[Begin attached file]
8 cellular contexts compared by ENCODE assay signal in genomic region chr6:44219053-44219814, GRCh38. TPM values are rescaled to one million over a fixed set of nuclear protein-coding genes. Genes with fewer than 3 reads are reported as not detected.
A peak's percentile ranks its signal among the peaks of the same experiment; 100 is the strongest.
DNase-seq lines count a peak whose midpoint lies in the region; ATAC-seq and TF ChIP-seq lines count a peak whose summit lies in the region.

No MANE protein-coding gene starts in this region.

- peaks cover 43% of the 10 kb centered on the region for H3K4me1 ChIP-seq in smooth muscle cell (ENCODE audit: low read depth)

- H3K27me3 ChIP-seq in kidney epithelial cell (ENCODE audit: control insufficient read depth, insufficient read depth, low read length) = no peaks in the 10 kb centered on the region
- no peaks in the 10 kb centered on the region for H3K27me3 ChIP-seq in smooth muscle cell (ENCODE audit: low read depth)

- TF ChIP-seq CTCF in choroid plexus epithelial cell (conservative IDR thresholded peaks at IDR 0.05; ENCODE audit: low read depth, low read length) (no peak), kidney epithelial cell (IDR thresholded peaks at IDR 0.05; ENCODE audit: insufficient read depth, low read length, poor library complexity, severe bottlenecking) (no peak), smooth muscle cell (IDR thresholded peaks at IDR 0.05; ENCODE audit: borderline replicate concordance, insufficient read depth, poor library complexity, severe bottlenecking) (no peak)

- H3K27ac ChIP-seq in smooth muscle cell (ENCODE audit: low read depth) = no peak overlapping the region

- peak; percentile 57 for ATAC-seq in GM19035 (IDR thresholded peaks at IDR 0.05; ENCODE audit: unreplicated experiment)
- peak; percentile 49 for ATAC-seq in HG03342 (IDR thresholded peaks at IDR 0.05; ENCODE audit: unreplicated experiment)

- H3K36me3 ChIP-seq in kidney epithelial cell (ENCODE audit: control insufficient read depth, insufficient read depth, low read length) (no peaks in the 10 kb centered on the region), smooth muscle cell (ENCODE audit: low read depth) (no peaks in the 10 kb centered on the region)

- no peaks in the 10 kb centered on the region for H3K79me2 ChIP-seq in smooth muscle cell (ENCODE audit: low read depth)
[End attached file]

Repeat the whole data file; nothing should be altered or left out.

8 cellular contexts compared by ENCODE assay signal in genomic region chr6:44219053-44219814, GRCh38. TPM values are rescaled to one million over a fixed set of nuclear protein-coding genes. Genes with fewer than 3 reads are reported as not detected.
A peak's percentile ranks its signal among the peaks of the same experiment; 100 is the strongest.
DNase-seq lines count a peak whose midpoint lies in the region; ATAC-seq and TF ChIP-seq lines count a peak whose summit lies in the region.

No MANE protein-coding gene starts in this region.

- peaks cover 43% of the 10 kb centered on the region for H3K4me1 ChIP-seq in smooth muscle cell (ENCODE audit: low read depth)

- H3K27me3 ChIP-seq in kidney epithelial cell (ENCODE audit: control insufficient read depth, insufficient read depth, low read length) = no peaks in the 10 kb centered on the region
- no peaks in the 10 kb centered on the region for H3K27me3 ChIP-seq in smooth muscle cell (ENCODE audit: low read depth)

- TF ChIP-seq CTCF in choroid plexus epithelial cell (conservative IDR thresholded peaks at IDR 0.05; ENCODE audit: low read depth, low read length) (no peak), kidney epithelial cell (IDR thresholded peaks at IDR 0.05; ENCODE audit: insufficient read depth, low read length, poor library complexity, severe bottlenecking) (no peak), smooth muscle cell (IDR thresholded peaks at IDR 0.05; ENCODE audit: borderline replicate concordance, insufficient read depth, poor library complexity, severe bottlenecking) (no peak)

- H3K27ac ChIP-seq in smooth muscle cell (ENCODE audit: low read depth) = no peak overlapping the region

- peak; percentile 57 for ATAC-seq in GM19035 (IDR thresholded peaks at IDR 0.05; ENCODE audit: unreplicated experiment)
- peak; percentile 49 for ATAC-seq in HG03342 (IDR thresholded peaks at IDR 0.05; ENCODE audit: unreplicated experiment)

- H3K36me3 ChIP-seq in kidney epithelial cell (ENCODE audit: control insufficient read depth, insufficient read depth, low read length) (no peaks in the 10 kb centered on the region), smooth muscle cell (ENCODE audit: low read depth) (no peaks in the 10 kb centered on the region)

- no peaks in the 10 kb centered on the region for H3K79me2 ChIP-seq in smooth muscle cell (ENCODE audit: low read depth)